Ever wonder why you don't have real privacy protection?
Its that old combination of relentless lobbying by billion dollar companies and elected representatives who care more about big business than you. Here's what just happened in California, as the lobbyists kill perhaps the best consumer privacy bill in this country-a bill that could have been a model for laws in your state. Don't let this happen in your state!
FROM THE SACRAMENTO BEE ON-LINE
ASSEMBLY PANEL KILLS PROPOSAL TO PROTECT PRIVACY
By Kevin Yamamura
Sacramento Bee Capitol Bureau (Published June 26, 2001) In a confounding end to a bitter battle, an Assembly committee Monday killed for the second time this year privacy-rights legislation opposed by a broad business coalition.
Financial institutions -- including banks, savings-and-loan associations and insurance companies -- would have been required to obtain explicit permission before selling Californians' personal information under the Senate proposal.
Sen. Jackie Speier, D-Hillsborough, the bill's author, said the measure would prevent personal data from being sold and distributed. Opponents from various financial sectors said that they need a "free flow" of information to conduct business.
After a four-hour hearing June 18, it appeared this week that Speier's bill, SB 773, might have enough support to pass the Assembly Business and Finance Committee. After last week's hearing, Speier amended the bill to soften the impact on financial institutions.
Chairman Lou Papan, D-Millbrae, who was criticized last month for blocking a similar Assembly bill, voted in favor of SB 773, giving supporters a brief glimmer of hope.
Yet the bill died by one vote. Two wavering Democrats abstained, including Assemblyman Carl Washington, D-Paramount, who was a co-author of the failed Assembly proposal. And although most failed bills usually have a chance for reconsideration as a matter of courtesy, none of the committee members pushed for a later vote.Speier was furious.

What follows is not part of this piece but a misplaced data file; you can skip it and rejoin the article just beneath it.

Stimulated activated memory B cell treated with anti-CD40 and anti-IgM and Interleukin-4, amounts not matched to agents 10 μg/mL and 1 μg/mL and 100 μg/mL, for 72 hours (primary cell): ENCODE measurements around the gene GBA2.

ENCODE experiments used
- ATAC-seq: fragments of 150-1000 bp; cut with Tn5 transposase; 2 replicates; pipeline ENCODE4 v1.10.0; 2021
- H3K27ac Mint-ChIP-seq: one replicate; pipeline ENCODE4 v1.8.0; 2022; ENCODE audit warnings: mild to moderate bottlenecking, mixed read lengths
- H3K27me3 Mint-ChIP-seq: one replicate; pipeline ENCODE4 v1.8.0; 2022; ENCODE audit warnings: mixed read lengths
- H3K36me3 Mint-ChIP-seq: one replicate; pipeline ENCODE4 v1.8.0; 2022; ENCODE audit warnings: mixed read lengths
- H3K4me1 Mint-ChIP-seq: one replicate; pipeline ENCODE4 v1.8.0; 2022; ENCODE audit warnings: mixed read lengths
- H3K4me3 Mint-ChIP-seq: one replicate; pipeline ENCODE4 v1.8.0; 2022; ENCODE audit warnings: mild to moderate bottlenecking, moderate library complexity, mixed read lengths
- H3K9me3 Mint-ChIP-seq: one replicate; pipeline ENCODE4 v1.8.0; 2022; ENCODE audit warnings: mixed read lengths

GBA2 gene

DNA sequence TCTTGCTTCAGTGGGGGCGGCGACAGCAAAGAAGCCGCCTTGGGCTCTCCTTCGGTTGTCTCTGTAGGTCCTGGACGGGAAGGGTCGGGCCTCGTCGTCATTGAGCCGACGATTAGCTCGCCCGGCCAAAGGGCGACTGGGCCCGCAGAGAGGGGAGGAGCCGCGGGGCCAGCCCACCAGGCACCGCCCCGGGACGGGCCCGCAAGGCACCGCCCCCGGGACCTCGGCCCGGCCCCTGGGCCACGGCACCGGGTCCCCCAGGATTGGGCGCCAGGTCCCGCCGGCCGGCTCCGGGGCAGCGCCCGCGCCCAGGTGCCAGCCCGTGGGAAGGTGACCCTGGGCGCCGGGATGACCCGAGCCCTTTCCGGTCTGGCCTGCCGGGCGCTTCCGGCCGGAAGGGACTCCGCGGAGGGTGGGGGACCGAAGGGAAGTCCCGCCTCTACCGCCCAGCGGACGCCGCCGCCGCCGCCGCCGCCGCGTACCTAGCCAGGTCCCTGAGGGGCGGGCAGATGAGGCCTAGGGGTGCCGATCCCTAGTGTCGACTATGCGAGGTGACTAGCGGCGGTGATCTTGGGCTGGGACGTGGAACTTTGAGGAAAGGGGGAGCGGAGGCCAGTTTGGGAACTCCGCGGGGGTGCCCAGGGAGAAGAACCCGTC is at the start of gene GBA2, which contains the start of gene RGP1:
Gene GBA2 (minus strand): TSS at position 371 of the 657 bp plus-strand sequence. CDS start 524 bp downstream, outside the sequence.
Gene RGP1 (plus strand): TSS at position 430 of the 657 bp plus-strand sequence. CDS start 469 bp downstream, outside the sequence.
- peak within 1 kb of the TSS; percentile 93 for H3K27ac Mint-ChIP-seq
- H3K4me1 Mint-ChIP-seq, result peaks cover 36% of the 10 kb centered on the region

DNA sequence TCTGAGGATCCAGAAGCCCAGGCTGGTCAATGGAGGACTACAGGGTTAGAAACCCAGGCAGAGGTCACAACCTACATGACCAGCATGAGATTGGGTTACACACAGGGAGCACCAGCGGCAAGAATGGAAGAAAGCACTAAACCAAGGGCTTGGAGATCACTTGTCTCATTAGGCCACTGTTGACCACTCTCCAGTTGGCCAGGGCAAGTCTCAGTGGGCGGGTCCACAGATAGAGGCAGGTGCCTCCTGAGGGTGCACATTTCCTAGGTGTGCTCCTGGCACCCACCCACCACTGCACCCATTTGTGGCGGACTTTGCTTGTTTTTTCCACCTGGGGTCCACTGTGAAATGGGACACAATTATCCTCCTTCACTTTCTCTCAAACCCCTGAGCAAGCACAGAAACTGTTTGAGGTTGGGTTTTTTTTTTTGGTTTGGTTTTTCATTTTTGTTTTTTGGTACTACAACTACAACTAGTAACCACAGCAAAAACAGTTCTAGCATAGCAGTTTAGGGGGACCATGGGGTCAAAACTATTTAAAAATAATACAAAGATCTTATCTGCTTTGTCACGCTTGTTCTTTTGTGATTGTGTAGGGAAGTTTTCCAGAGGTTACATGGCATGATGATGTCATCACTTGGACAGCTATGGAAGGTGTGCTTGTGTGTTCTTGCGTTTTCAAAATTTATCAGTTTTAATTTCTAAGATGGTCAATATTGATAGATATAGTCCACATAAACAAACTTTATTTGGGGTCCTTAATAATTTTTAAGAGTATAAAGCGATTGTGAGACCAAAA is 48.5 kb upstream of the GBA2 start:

"It was one of the most offensive hearings that I've taken part in during my 13 years in the Legislature because the opponents just exerted so much power," she said.
Papan said reconsideration of the bill was not granted because Monday's Hearing was the second time the measure had come before the committee. Washington said he abstained because he did not know enough about the amendments.
"I think Mr. Washington got confused at the end," said Assemblywoman Carole Migden, D-San Francisco. "I don't think he understood his vote was as pivotal as it was at that moment."
At issue was a current practice in which financial institutions assume they May sell data, such as bank balances and addresses, unless consumers write letters to "opt out."
Speier advocated an "opt in" system that would assume consumers do not want their information distributed unless they explicitly say so.
After a series of discussions last week, Speier agreed to allow her "opt in" provision to apply only when companies sell information to unrelated firms. That meant they would still be able transfer data between affiliates and subsidiaries -- those companies connected by merger or ownership -- unless individuals wrote to opt out.
Yet banks, insurance companies and other institutions said that the current system enables internal transactions necessary to their operations, along with marketing offers and sales that ultimately lower costs for their customers.
And on Monday, they focused heavily on a provision that would levy a minimum $1,000 fine for selling information without permission.
"Unfortunately, it is still very much an open invitation to litigation," said John Dugan, a lawyer for the Financial Services Coordinating Council, which represents a broad financial coalition.
Speier said she would decide whether to continue the fight. "It was quite bizarre," she said. "Residents of California are the big losers because this building succumbs to powerful special interests."
The Bee's Kevin Yamamura can be reached at (916) 326-5542 or email@example.com.